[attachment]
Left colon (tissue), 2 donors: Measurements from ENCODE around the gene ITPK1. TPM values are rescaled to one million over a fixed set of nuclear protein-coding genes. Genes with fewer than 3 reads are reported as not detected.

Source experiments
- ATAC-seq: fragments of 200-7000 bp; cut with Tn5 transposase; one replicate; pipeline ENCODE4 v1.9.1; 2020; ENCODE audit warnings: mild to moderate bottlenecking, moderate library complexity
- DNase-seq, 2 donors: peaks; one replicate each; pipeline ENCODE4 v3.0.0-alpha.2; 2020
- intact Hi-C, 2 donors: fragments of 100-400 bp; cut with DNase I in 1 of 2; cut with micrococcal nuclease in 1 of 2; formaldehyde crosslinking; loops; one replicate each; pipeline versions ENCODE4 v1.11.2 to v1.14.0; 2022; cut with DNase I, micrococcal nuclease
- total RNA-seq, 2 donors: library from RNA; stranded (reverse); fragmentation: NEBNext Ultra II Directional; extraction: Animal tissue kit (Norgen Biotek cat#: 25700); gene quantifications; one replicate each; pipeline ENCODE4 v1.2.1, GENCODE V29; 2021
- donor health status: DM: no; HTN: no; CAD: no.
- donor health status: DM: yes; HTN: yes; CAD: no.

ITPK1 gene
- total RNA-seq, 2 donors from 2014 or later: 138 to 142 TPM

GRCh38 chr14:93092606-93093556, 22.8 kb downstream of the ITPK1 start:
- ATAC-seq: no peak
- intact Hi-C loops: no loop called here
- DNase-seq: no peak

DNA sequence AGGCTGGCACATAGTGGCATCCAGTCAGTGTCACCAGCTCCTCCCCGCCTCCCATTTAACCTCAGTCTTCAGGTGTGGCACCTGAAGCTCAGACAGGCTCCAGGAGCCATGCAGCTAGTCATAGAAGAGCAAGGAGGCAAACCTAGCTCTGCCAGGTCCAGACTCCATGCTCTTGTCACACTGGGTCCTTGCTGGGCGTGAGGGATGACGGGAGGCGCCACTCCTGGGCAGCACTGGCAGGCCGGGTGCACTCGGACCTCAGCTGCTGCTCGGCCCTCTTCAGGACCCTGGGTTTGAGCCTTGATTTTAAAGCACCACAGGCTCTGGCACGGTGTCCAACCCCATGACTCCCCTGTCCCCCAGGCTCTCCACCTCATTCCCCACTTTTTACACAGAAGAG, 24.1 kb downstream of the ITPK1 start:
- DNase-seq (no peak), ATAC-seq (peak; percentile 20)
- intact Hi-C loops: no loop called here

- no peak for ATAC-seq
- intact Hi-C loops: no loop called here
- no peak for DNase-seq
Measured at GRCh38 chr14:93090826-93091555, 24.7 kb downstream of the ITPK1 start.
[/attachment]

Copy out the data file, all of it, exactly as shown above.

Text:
Left colon (tissue), 2 donors: Measurements from ENCODE around the gene ITPK1. TPM values are rescaled to one million over a fixed set of nuclear protein-coding genes. Genes with fewer than 3 reads are reported as not detected.

Source experiments
- ATAC-seq: fragments of 200-7000 bp; cut with Tn5 transposase; one replicate; pipeline ENCODE4 v1.9.1; 2020; ENCODE audit warnings: mild to moderate bottlenecking, moderate library complexity
- DNase-seq, 2 donors: peaks; one replicate each; pipeline ENCODE4 v3.0.0-alpha.2; 2020
- intact Hi-C, 2 donors: fragments of 100-400 bp; cut with DNase I in 1 of 2; cut with micrococcal nuclease in 1 of 2; formaldehyde crosslinking; loops; one replicate each; pipeline versions ENCODE4 v1.11.2 to v1.14.0; 2022; cut with DNase I, micrococcal nuclease
- total RNA-seq, 2 donors: library from RNA; stranded (reverse); fragmentation: NEBNext Ultra II Directional; extraction: Animal tissue kit (Norgen Biotek cat#: 25700); gene quantifications; one replicate each; pipeline ENCODE4 v1.2.1, GENCODE V29; 2021
- donor health status: DM: no; HTN: no; CAD: no.
- donor health status: DM: yes; HTN: yes; CAD: no.

ITPK1 gene
- total RNA-seq, 2 donors from 2014 or later: 138 to 142 TPM

GRCh38 chr14:93092606-93093556, 22.8 kb downstream of the ITPK1 start:
- ATAC-seq: no peak
- intact Hi-C loops: no loop called here
- DNase-seq: no peak

DNA sequence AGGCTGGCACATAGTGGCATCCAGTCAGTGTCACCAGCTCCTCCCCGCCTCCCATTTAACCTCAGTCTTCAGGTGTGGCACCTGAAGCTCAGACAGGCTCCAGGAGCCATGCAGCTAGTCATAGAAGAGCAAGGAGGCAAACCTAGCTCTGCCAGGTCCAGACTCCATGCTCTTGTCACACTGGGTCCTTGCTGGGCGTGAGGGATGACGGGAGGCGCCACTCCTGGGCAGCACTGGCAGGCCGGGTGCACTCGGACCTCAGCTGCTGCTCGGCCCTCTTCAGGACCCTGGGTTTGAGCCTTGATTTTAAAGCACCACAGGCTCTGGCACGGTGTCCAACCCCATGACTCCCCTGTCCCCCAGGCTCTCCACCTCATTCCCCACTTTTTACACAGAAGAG, 24.1 kb downstream of the ITPK1 start:
- DNase-seq (no peak), ATAC-seq (peak; percentile 20)
- intact Hi-C loops: no loop called here

- no peak for ATAC-seq
- intact Hi-C loops: no loop called here
- no peak for DNase-seq
Measured at GRCh38 chr14:93090826-93091555, 24.7 kb downstream of the ITPK1 start.